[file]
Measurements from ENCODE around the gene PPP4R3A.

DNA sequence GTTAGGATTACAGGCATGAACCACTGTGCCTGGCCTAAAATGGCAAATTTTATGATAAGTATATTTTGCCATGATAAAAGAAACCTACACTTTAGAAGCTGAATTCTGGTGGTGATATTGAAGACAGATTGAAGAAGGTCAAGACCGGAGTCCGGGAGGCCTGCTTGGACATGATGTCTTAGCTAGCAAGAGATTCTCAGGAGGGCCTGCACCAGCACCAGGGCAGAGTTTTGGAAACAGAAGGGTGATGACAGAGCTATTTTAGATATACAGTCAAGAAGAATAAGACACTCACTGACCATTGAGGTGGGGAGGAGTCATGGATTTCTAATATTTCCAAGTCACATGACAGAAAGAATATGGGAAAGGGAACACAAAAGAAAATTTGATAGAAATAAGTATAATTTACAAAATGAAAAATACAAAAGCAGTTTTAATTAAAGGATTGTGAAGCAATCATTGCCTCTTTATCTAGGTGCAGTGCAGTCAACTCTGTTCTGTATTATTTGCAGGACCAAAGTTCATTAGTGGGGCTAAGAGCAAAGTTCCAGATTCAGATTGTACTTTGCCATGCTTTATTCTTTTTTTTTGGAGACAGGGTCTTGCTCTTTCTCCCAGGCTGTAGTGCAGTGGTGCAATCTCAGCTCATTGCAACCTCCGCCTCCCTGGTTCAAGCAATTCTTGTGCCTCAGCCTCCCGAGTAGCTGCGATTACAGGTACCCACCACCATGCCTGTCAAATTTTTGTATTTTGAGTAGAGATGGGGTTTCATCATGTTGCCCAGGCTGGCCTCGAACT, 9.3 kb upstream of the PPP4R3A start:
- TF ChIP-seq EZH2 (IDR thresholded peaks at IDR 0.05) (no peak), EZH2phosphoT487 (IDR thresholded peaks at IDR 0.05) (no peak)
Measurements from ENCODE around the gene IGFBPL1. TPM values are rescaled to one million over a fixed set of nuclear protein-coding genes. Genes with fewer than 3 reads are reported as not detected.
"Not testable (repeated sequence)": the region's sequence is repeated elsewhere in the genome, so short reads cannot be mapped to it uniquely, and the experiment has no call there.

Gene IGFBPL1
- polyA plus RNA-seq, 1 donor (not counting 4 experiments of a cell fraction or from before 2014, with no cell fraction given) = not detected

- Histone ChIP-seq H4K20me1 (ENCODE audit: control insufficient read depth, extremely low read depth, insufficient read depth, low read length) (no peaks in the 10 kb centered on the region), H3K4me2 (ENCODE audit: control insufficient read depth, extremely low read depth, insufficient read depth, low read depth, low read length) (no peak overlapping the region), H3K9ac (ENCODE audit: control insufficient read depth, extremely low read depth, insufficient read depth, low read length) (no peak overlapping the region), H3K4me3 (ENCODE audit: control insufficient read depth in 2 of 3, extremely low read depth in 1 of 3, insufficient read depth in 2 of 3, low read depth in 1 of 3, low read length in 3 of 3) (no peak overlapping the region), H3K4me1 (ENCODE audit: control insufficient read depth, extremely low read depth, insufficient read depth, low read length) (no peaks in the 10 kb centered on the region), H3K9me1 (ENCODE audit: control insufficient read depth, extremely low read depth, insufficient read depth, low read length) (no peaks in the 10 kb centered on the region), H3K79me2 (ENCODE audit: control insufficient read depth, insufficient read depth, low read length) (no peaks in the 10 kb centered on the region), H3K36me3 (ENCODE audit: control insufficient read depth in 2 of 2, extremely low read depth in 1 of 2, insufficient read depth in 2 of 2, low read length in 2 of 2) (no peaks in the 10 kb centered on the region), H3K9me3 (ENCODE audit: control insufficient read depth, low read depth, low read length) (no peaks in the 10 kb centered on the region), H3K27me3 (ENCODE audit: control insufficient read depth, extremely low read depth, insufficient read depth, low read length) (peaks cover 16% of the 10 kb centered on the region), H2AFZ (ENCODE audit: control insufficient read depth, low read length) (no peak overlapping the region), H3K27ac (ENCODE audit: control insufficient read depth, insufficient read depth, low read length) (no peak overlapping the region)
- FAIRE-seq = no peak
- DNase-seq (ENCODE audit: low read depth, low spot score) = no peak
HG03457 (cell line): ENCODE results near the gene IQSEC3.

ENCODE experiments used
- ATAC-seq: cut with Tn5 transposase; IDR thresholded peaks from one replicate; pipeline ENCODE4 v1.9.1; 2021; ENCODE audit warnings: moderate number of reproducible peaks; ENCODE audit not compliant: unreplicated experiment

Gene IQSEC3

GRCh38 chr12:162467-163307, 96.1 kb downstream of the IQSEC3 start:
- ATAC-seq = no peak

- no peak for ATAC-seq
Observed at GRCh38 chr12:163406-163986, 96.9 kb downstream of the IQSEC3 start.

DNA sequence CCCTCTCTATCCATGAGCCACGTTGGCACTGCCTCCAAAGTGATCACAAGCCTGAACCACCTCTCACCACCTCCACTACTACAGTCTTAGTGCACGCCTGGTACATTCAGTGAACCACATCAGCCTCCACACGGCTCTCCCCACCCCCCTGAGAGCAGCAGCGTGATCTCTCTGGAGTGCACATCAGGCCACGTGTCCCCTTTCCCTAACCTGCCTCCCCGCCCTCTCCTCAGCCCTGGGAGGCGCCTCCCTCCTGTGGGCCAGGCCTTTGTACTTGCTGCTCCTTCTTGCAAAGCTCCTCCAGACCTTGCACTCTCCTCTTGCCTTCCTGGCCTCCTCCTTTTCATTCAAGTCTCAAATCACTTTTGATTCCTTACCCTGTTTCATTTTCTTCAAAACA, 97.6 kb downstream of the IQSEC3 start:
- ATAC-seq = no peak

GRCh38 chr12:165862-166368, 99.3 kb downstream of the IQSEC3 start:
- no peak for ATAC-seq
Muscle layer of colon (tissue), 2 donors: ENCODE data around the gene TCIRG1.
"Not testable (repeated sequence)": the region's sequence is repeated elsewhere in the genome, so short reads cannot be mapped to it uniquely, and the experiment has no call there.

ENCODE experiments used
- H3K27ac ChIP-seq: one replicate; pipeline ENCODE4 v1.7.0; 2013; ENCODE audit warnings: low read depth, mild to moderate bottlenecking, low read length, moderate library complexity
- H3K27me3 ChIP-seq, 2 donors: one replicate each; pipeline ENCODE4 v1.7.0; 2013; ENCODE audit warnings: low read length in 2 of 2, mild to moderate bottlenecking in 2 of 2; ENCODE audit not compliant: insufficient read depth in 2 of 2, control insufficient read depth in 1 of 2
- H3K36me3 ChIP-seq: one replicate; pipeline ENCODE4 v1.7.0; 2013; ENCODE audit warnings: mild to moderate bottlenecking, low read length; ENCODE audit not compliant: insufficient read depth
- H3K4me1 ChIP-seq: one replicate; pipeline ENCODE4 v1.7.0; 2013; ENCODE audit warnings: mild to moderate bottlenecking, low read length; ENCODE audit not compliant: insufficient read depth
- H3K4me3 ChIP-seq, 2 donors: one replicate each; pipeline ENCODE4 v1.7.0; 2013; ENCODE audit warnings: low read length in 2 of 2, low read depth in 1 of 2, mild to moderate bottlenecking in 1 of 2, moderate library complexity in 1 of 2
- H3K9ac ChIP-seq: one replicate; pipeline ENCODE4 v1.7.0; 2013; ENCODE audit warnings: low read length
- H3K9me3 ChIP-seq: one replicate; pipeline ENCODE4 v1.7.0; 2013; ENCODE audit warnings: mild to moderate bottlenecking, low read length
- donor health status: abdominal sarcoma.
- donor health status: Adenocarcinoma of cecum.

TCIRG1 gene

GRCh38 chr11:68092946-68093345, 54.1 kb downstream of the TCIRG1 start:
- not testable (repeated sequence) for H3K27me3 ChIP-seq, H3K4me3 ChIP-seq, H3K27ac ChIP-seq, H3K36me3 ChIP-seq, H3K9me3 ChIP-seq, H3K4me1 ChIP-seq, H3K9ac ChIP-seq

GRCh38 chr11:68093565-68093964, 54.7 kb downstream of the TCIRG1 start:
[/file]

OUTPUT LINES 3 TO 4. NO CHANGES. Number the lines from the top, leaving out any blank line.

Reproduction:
- TF ChIP-seq EZH2 (IDR thresholded peaks at IDR 0.05) (no peak), EZH2phosphoT487 (IDR thresholded peaks at IDR 0.05) (no peak)
Measurements from ENCODE around the gene IGFBPL1. TPM values are rescaled to one million over a fixed set of nuclear protein-coding genes. Genes with fewer than 3 reads are reported as not detected.